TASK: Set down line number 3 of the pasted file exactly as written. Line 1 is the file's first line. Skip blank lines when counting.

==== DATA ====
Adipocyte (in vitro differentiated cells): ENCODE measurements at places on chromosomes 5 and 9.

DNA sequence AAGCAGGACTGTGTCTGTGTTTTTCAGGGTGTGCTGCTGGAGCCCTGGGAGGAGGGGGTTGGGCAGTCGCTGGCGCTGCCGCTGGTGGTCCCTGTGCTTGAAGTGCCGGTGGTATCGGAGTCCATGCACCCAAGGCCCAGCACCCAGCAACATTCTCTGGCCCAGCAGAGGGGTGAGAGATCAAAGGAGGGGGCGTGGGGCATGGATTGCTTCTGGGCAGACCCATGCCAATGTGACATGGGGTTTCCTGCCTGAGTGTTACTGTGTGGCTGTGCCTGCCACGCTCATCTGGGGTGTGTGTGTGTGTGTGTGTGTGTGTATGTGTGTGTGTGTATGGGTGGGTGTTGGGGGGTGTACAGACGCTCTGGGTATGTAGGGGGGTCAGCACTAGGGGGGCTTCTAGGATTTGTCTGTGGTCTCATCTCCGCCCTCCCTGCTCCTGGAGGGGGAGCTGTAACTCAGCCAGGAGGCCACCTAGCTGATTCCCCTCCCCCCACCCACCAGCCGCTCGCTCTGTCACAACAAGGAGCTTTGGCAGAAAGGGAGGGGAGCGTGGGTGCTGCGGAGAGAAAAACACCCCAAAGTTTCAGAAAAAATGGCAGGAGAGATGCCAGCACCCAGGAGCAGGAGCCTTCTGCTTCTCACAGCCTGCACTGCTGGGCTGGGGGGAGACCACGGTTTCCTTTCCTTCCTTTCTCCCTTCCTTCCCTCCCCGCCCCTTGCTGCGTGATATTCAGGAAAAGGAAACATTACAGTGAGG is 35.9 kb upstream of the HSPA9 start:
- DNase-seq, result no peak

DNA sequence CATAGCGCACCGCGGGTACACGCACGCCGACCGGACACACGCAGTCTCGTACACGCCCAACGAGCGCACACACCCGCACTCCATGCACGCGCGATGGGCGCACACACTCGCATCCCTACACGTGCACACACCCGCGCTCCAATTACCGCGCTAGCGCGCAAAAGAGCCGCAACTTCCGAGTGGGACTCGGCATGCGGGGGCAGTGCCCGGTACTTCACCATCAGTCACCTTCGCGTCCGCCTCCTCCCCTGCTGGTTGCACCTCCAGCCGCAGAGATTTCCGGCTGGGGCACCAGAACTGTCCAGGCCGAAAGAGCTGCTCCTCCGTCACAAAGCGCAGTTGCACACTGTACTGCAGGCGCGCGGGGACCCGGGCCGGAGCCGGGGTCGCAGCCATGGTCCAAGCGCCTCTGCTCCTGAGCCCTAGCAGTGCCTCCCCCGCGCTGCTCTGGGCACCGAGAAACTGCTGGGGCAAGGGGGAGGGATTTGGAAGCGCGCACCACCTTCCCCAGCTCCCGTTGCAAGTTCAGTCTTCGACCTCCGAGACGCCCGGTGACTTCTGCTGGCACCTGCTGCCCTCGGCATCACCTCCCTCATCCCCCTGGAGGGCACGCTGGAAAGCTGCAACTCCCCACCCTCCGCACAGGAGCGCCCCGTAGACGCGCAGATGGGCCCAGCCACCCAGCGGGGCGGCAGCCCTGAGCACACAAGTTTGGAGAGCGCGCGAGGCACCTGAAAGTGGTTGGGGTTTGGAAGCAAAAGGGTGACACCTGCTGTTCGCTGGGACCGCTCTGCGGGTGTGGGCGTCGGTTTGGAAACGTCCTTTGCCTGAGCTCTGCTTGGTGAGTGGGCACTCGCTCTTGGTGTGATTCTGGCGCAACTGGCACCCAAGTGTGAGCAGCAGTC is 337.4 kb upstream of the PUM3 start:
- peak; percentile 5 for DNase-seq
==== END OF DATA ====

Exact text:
- DNase-seq, result no peak